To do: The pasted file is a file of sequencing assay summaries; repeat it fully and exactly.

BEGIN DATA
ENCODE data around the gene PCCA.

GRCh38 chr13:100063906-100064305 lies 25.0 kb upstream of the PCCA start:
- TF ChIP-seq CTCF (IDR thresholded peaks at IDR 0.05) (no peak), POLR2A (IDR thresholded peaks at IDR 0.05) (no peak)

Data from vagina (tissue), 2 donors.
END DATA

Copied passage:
ENCODE data around the gene PCCA.

GRCh38 chr13:100063906-100064305 lies 25.0 kb upstream of the PCCA start:
- TF ChIP-seq CTCF (IDR thresholded peaks at IDR 0.05) (no peak), POLR2A (IDR thresholded peaks at IDR 0.05) (no peak)

Data from vagina (tissue), 2 donors.